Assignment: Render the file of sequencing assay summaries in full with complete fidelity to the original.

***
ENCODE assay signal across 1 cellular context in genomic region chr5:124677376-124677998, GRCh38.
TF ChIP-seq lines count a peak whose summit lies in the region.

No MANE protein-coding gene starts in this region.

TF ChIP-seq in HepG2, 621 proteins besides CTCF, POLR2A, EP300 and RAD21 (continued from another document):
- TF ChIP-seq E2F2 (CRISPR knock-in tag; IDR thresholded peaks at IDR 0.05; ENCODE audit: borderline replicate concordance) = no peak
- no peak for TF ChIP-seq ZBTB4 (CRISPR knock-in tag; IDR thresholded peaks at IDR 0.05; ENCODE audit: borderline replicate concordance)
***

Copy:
ENCODE assay signal across 1 cellular context in genomic region chr5:124677376-124677998, GRCh38.
TF ChIP-seq lines count a peak whose summit lies in the region.

No MANE protein-coding gene starts in this region.

TF ChIP-seq in HepG2, 621 proteins besides CTCF, POLR2A, EP300 and RAD21 (continued from another document):
- TF ChIP-seq E2F2 (CRISPR knock-in tag; IDR thresholded peaks at IDR 0.05; ENCODE audit: borderline replicate concordance) = no peak
- no peak for TF ChIP-seq ZBTB4 (CRISPR knock-in tag; IDR thresholded peaks at IDR 0.05; ENCODE audit: borderline replicate concordance)